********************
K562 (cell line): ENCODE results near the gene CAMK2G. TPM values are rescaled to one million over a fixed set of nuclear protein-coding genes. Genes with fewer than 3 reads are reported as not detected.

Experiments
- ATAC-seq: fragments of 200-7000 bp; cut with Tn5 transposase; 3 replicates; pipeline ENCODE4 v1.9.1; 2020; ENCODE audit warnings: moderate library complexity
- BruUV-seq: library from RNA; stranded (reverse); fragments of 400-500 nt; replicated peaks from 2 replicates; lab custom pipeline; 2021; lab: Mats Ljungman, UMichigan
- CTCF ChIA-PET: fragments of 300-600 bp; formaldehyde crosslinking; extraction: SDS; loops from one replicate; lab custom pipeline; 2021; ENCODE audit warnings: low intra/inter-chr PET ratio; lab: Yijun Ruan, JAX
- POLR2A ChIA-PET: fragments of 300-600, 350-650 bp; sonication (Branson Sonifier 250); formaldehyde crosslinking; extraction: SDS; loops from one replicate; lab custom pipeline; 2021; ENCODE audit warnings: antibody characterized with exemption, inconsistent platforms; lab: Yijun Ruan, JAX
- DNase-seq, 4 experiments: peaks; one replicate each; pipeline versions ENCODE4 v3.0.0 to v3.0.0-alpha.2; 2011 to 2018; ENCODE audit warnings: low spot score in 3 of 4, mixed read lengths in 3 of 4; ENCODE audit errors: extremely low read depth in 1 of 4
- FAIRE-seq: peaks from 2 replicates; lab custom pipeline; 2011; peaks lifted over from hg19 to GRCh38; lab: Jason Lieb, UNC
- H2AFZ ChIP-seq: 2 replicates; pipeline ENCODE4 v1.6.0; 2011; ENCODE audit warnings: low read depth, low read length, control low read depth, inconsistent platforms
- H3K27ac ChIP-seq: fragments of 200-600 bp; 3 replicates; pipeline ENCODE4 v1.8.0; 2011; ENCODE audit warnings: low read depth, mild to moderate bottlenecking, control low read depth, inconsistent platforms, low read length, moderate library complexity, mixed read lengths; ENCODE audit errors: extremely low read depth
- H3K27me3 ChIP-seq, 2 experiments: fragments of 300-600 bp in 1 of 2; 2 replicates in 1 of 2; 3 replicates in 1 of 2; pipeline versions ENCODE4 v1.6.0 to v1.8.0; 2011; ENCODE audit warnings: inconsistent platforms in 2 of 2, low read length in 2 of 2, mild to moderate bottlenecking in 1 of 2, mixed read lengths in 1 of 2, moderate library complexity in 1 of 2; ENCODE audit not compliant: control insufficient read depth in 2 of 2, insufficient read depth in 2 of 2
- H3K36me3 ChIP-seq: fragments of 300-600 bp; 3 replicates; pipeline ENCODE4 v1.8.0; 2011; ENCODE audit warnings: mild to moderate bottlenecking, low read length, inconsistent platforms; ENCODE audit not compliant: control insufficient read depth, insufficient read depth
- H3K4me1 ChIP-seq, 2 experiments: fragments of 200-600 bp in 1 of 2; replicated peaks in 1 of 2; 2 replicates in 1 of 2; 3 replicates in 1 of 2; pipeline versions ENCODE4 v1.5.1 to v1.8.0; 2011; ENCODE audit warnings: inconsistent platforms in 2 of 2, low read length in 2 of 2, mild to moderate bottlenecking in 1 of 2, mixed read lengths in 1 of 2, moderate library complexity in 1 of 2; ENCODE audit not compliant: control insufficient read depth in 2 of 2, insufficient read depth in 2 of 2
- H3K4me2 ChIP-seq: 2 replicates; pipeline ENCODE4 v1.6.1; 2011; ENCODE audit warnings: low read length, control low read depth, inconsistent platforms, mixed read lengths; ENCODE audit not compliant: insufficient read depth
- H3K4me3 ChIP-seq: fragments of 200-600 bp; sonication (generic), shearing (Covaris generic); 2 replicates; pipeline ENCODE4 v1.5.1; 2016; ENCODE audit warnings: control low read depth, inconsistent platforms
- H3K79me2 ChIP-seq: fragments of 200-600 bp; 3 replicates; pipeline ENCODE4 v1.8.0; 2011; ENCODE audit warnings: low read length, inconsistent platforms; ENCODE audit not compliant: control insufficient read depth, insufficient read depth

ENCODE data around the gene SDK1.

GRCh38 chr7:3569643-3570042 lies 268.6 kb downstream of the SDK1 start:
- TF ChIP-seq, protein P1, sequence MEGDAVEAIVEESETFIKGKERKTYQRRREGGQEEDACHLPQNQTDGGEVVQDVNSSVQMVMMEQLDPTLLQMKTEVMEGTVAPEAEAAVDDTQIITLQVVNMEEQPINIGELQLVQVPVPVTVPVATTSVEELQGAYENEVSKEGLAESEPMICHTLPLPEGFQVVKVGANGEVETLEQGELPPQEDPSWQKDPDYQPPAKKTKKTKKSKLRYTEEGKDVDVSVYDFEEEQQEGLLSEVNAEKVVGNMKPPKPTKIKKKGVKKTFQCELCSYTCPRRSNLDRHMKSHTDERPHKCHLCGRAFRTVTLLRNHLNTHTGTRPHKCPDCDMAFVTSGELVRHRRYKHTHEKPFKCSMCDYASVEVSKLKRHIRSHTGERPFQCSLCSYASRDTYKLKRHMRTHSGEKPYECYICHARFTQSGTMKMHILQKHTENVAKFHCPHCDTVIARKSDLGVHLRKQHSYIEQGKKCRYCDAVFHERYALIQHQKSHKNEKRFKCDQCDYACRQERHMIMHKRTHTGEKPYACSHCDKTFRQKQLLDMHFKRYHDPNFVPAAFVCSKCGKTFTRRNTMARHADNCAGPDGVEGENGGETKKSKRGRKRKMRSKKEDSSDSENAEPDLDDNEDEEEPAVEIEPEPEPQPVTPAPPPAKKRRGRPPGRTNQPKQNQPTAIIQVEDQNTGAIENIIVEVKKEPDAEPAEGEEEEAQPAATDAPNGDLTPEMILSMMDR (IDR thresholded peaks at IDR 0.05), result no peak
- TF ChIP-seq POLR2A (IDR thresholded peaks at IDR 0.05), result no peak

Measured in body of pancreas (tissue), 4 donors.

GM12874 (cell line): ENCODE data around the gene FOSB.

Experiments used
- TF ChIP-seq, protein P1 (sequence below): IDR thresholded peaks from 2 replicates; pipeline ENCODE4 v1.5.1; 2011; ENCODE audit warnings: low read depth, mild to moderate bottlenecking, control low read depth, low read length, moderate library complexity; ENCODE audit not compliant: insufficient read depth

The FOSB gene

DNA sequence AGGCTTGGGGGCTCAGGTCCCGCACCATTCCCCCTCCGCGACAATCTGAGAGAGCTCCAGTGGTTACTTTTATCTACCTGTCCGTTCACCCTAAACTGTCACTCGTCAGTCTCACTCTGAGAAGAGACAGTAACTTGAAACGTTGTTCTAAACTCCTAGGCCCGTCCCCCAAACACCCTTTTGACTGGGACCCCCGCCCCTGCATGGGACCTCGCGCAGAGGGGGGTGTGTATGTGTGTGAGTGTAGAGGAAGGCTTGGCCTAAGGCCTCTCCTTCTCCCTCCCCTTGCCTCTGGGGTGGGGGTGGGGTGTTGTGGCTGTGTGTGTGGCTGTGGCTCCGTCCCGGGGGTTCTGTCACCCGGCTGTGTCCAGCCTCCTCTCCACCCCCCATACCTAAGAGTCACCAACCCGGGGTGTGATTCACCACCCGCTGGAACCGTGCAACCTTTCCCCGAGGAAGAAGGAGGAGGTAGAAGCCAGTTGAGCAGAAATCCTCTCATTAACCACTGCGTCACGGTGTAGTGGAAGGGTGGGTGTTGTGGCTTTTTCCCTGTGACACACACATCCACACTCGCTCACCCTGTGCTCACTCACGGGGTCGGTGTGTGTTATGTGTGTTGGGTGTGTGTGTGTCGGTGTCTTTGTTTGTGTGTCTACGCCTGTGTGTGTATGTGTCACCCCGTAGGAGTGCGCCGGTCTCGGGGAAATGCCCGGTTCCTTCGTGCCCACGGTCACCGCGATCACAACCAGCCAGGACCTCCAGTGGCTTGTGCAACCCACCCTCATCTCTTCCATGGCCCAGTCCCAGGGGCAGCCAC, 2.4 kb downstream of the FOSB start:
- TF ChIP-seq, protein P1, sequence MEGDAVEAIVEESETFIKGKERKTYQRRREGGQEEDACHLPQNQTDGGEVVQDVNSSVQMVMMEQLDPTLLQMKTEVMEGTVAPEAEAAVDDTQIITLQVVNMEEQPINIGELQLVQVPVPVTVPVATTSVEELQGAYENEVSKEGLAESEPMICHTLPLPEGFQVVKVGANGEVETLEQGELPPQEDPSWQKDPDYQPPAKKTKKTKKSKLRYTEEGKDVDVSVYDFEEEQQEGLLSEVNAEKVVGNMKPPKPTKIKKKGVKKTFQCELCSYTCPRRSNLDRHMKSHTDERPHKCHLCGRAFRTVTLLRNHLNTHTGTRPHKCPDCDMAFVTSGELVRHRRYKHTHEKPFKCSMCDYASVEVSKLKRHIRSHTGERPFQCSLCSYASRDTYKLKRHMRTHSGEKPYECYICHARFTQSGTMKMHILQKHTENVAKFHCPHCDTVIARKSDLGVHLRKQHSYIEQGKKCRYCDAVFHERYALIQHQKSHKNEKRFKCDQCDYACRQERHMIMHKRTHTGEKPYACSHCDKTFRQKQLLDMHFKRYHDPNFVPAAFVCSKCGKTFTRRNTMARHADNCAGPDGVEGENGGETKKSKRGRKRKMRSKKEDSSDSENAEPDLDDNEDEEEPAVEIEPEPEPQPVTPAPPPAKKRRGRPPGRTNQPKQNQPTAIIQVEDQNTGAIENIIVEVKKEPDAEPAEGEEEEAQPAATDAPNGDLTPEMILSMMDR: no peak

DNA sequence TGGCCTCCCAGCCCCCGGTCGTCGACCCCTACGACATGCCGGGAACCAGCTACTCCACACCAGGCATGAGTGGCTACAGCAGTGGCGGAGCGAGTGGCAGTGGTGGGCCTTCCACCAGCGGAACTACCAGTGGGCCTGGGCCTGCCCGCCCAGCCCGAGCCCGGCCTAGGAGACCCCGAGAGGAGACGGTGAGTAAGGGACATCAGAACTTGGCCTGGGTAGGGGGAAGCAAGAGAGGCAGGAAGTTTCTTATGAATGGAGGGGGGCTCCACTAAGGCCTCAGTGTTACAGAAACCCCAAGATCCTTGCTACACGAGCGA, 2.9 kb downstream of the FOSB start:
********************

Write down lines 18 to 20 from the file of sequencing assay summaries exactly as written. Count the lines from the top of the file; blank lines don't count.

GRCh38 chr7:3569643-3570042 lies 268.6 kb downstream of the SDK1 start:
- TF ChIP-seq, protein P1, sequence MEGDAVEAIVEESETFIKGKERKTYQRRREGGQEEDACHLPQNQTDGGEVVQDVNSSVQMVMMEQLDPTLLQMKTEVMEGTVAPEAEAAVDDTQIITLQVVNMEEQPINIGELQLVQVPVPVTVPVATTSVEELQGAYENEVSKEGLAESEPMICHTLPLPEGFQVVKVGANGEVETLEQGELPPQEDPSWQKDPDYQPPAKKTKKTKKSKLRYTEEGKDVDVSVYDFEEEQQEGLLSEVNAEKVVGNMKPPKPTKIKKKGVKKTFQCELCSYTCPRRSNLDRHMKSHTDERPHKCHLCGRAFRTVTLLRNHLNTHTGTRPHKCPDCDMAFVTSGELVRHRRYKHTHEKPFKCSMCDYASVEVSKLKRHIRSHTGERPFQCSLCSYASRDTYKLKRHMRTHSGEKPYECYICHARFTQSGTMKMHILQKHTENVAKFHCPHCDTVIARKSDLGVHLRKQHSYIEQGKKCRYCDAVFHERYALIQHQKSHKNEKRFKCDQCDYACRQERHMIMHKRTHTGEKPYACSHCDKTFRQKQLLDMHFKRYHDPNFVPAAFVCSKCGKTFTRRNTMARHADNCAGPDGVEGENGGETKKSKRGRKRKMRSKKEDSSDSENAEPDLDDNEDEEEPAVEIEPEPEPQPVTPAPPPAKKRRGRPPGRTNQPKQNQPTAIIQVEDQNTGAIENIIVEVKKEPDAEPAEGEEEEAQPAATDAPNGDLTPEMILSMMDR (IDR thresholded peaks at IDR 0.05), result no peak
- TF ChIP-seq POLR2A (IDR thresholded peaks at IDR 0.05), result no peak